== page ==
LEAN model defines change values on the basis of patients’ needs and wants. This model helps to create the best possible conditions for patients and reduce waste and waits that can prevent customers’ satisfaction (Lawal et al., 2014). The peculiar feature of this model is its origins in the auto industry. For a certain period of time, LEAN model had nothing in common with health care. It was developed by the Toyota Company that wanted to understand what its customers expected to get. If there was no value of the idea, it had to be identified as waste and improved in a short period of time. Almost the same approaches were transformed to the healthcare system and helped to achieve certain changes in health system outcomes, patient outcomes, and professional outcomes (Lawal et al., 2014).
Finally, there is a Six Sigma strategy with the help of which healthcare workers understand what they can do to reduce waste and improve the quality of care their offer to their patients. This model also came from another industry and became usable in health care (Glasgow, 2011). It focuses on the defects the chosen system may have and the possible negative outcomes in regards to people, who are involved in the system, or who have to use the services developed within the system. In health care, this model is important due to the possibility to understand the expectations for quality and the opportunities healthcare organisations may use to meet the needs of their patients.
In fact, each model has its own peculiarities and importance to the healthcare system. Still, there is one thing that cannot be ignored. All of them have the same goals – to promote quality improvement in medical practice, reduce healthcare and systematic errors, and change the quality of services – and their different methods make the achievement of these goals possible for different organisations.
Importance of Quality Improvement in Health Care
Taking into consideration the essence of quality improvement and the existing variety of methods and models that can be used in the healthcare system, it is possible to talk about the importance of QI initiatives and the necessity to study their peculiarities in one particular system that offers clinical governance. In this report, the task is to comprehend how the Australian Commission on Safety and Quality in Health Care and the Department of Health and Human Services can complete their functions and promote quality improvement. Still, before, it is important to understand why such serious governmental agencies focus on quality improvement.
The importance of quality improvement depends on QI success (Kaplan et al., 2010). In many organisations, people fail to comprehend that the same management methods cannot be effective all the time. As soon as some innovations and new possibilities occur, people expect them to be used. Therefore, patients want to believe that their healthcare system can be improved in regards to the innovations they are aware of and have already used in other institutions and countries. The exchange of experience happens online every second. People become able to learn what different countries can offer to solve various problems and challenges. In health care, the changes may occur in treatment, management of services, and even the level of communication they can get from different medical workers. The Australian healthcare system has to be improved from time to time so that the Australian citizens could comprehend their worth to the country and use the best services their country could offer.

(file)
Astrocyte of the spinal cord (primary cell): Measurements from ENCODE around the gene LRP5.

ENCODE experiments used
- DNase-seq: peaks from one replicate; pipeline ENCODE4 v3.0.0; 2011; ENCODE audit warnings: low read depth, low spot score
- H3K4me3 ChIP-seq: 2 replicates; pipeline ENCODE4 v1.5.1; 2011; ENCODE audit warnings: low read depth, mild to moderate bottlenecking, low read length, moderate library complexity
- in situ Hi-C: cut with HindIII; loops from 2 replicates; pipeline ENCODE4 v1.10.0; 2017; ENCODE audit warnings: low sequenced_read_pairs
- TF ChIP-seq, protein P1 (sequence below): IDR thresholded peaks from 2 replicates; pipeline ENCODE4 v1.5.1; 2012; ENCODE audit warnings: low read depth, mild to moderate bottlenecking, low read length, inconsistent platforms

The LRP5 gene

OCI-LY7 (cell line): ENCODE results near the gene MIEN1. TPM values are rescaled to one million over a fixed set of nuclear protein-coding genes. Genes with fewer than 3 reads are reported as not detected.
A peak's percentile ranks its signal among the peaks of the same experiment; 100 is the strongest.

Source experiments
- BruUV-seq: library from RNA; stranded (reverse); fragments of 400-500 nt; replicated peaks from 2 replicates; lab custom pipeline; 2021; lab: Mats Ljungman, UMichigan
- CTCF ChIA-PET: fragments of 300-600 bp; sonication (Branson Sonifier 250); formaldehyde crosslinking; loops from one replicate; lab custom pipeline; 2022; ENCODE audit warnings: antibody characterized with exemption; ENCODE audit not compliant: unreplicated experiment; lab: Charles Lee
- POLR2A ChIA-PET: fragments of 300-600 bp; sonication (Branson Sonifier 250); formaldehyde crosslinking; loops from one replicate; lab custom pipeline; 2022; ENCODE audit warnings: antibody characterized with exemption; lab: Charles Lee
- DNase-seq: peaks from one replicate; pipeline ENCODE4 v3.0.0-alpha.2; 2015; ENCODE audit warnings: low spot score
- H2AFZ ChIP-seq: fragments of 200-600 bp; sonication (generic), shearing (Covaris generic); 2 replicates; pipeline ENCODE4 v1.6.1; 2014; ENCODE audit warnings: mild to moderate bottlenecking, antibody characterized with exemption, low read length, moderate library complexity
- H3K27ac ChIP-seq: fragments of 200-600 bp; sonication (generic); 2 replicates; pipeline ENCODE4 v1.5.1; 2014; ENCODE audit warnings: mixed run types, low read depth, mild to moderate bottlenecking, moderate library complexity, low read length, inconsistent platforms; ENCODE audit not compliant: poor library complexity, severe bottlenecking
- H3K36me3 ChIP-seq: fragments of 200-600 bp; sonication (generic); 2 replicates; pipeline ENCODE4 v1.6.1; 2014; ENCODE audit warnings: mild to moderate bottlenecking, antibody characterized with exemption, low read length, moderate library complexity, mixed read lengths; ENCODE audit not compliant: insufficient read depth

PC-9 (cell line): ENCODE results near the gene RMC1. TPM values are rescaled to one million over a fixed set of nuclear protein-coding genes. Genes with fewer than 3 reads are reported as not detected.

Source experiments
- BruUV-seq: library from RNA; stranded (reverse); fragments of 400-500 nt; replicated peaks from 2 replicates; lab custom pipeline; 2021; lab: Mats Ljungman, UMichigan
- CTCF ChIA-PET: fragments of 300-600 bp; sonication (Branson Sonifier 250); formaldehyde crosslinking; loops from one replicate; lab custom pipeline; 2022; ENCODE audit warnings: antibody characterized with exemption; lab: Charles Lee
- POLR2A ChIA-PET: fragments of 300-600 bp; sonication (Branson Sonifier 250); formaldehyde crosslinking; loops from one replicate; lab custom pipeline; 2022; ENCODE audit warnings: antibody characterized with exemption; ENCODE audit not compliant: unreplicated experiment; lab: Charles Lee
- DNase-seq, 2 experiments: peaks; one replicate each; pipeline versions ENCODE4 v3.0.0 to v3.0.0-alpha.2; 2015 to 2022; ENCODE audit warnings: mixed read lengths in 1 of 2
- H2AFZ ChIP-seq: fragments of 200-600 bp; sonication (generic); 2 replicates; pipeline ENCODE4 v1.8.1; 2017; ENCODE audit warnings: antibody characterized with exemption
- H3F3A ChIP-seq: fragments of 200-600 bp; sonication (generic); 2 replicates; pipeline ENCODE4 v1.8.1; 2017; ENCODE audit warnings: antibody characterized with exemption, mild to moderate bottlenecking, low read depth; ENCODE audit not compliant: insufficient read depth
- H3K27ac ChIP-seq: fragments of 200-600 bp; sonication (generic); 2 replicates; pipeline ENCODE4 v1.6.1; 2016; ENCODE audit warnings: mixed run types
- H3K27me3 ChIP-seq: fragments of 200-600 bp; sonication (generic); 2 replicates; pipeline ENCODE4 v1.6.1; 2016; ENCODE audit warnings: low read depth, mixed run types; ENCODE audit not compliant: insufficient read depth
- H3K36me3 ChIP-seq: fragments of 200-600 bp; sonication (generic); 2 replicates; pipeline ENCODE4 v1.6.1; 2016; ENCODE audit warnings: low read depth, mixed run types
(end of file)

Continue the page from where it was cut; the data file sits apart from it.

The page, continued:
Roles of the Australian Commission on Safety and Quality in Health Care
The Australian Commission on Safety and Quality in Health Care, also known as the Commission, is a governmental agency that was established in 2006 to promote the improvements in terms of safety and quality in health care (Australian Commission on Safety and Quality in Health Care, n.d.-a). The Commission may work independently and in cooperation with patients, clinical managers, and healthcare organisations in order to meet its goals and their expectations, support health professionals and explain how to promote safe and high-quality services and care, and show the best approaches in health care. The main areas where the Commission tries to implement improvements are safety, quality cost, and value (Australian Commission on Safety and Quality in Health Care, n.d.-a). In 2010, the Framework was developed by the ACSQHC where a vision of safety and quality was offered. This source of information says about quality improvement as the result of the steps taken by the agency as well as by healthcare organisations. There are three main principles according to which 21 areas of actions can be described. According to these principles, health is of high quality in case it is consumer centred, information driven, and organised for safety. In regards to these principles, the main roles of the Commission could be formulated:
- To introduce national standards and promote accreditation (high-quality care is possible in case all hospitals and services are accredited to the NSQHS Standards) (Australian Commission on Safety and Quality in Health Care, 2015);
- To identify national priorities (the Commission has to coordinate the improvements in health care in terms of safety and quality and focus on such specific projects as antimicrobial resistance and utilisation, reduction of radiation exposure, promotion of healthcare rights, etc.) (Australian Commission on Safety and Quality in Health Care, n.d.-b);